Where to Find Relaxed Holiday Vibes in Hong Kong
Even the most loyal Hong Konger craves a summer getaway. It’s unfortunate, then, that this year’s events mean that instead of booking a trip abroad most of us will be staying put. So, where can we go to escape the feeling of the crowded metropolis and enjoy a much needed home-cation?
For Culture Seekers
10,000 Buddhas Monastery
If you’re normally a holiday culture vulture, this fascinating place will tick all of the boxes. Impossible to simply stumble across, this monastery is concealed down a narrow path and up a steep set of stairs in Sha Tin. Here you will find an abundance (not quite 10,000) of golden buddha statues. They’re all completely unique and will leave you pondering their quirky design for a long time after you leave.
Nan Lian Gardens
These gardens and accompanying monastery are the place to go if you’re looking for relaxation and culture. Within these walls, life’s pace seems to slow and it never feels too crowded. There’s shops, restaurants and photo opportunities aplenty. Placed somewhat oddly in the midst of high rises and overpasses, you can also appreciate the juxtaposition of serene nature against a city backdrop. This kind of unique beauty is one that Hong Kong does so well.
For Beach Lovers
Tai Long Wan – Sai Kung
For the ultimate holiday experience, look no further than Sai Kung. This district in the North East of Hong Kong is well known for its stunning beaches, scenery and nature. The area of Tai Long Wan in particular is famed for several picturesque beaches. They may take a little more effort to get to than most coastal spots in Hong Kong, but this adds to their secluded charm. All can be reached by taxi or bus, followed by a short walk/hike. A must-see if you’re craving a beach day!
Chun Hom Kok Beach – Hong Kong Island
If you’re a Hong Kong Island dweller and you wish to stay more local, perhaps Chun Hom Kok beach is the one for you. It may be in the vicinity of Stanley and Repulse, but unlike them it is a quiet, secluded hangout. It has modest facilities for guests including BBQ pits, in case you fancy a cooking session. Chun Hom Kok is easily accessible by bus from Central, or it is within walking distance from Stanley.
For Chilled Holiday Makers
Sometimes, a perfect day on holiday consists of pottering around whilst doing some shopping, eating and drinking. All of the important things! Luckily for us, down in Stanley that’s exactly what is on offer. Located on the South side of Hong Kong Island, this little town has holiday vibes aplenty. There is stunning seaside views, plenty of alfresco dining options and quaint market stalls. Here, every day feels like Sunday.
A short 20-minute ferry ride from Central Pier, Lamma Island is a great choice of day-out. The absence of cars and high-rise buildings offers a stark contrast to city life. The island has a community feel and folk are friendly and laid-back. Here, you can head to the beach, check out the plethora of tiny independent shops or simply relax in a bar and watch the sunset.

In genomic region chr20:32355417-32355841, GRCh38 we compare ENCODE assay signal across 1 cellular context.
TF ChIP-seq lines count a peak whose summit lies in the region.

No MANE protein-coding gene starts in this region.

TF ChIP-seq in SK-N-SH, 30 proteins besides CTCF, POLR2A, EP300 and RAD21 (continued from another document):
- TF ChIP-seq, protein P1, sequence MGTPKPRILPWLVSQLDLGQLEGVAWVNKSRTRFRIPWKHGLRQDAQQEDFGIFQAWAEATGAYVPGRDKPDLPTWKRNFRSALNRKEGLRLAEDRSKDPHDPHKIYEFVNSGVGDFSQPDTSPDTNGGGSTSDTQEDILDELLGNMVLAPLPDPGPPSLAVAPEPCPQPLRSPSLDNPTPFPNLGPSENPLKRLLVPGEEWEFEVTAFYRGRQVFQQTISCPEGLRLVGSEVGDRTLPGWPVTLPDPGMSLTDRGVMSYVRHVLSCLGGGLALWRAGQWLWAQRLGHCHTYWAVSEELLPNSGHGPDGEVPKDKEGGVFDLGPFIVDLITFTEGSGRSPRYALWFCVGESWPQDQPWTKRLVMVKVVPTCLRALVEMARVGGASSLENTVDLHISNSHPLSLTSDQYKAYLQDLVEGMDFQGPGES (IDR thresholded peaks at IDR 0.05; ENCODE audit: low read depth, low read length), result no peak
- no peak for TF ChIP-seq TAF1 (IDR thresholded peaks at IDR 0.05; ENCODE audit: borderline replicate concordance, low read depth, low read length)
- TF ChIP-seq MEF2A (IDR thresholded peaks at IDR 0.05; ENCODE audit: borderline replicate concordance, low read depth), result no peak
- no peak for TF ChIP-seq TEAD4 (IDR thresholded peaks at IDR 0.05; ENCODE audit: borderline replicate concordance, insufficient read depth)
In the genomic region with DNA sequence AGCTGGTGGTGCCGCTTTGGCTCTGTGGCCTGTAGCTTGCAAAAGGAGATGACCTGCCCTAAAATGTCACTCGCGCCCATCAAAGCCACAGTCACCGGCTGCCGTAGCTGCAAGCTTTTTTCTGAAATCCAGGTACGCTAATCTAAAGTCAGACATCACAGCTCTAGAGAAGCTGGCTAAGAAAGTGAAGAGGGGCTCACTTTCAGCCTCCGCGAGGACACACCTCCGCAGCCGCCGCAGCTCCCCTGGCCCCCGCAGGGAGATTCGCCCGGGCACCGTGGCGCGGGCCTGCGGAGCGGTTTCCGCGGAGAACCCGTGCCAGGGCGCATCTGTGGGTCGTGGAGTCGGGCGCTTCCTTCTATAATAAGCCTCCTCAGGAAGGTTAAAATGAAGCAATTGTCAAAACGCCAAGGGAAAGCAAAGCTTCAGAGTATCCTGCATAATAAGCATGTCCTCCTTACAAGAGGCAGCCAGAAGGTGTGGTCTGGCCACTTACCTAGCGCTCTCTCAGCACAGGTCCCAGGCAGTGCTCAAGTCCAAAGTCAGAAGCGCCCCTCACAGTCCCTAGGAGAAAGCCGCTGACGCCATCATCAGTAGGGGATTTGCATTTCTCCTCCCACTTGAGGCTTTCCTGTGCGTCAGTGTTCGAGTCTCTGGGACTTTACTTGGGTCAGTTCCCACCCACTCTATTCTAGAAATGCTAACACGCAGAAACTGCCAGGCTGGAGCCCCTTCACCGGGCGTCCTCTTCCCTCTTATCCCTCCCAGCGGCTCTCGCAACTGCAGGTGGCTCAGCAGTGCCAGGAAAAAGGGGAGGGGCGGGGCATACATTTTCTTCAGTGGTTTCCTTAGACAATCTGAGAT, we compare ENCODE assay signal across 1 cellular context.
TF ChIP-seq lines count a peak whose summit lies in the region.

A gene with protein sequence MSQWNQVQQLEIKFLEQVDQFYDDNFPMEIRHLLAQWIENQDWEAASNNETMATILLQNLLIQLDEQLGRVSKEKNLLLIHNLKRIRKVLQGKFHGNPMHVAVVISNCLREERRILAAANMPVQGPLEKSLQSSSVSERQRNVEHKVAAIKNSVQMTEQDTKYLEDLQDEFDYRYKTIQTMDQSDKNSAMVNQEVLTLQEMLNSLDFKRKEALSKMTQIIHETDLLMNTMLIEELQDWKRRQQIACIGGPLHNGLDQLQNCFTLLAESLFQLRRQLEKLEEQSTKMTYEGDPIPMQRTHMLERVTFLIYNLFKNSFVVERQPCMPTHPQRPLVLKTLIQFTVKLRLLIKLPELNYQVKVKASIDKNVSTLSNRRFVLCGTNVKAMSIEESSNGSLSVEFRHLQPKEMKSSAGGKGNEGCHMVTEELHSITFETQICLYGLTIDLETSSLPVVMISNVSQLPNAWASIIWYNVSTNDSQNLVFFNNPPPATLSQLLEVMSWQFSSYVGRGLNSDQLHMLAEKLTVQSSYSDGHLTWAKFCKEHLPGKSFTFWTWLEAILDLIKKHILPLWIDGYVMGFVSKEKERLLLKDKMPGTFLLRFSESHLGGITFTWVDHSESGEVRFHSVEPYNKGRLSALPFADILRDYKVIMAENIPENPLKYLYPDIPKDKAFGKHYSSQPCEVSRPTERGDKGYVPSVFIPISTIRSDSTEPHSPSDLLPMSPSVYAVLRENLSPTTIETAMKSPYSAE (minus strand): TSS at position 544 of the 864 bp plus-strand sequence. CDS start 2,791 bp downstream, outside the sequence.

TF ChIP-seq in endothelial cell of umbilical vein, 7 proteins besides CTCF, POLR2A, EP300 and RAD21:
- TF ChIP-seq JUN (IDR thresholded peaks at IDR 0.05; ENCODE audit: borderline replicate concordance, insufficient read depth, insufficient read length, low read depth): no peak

For Active Folk
Cycling in Tai Po/ Tai Mei Tuk
Active yet relaxing, cycling is the perfect vacation activity! A great spot for this is up in Tai Po, a residential area in the New Territories. Here, there are plenty of bike rental shops close to the MTR station. Bikes are a very reasonable price to rent for a day. Once you’ve got your bearings, head to the nearby Tai Po Waterfront Park which is a pretty coastal spot with plenty to explore. If you fancy venturing further, the nearby area of Tai Mei Tuk is great for enjoying beautiful views, both on the journey and when you arrive. Tai Mei Tuk is also home to plenty of cute eateries for when you’re peckish around lunchtime.
If you’re into hiking, then you may have already done some of the Lantau Trail. Popular sections include 1, 2 and 3 which are also known as Sunset Peak and Lantau Peak. Although these trails offer stunning views and a good challenge, they do become very crowded. As an alternative, the latter 9 sections of the Lantau Trail offer similarly stunning scenery and are great if you prefer a peaceful hike. Section 4, for example, begins at the Big Buddha. You’ll barely see any other hikers by the time you reach Tai O at the end of stage 6. The trail has 12 stages altogether for those who wish to conquer the whole thing!
Kindergarten Teacher, tea-obsessive and serial bruncher, Emily moved from the UK to Hong Kong 3 years ago. When she’s not working, you can find her planning holidays and hunting for books to read while travelling! She’s passionate about body image, wellness and ex-pat life – check out her other writing at emilymoulds.com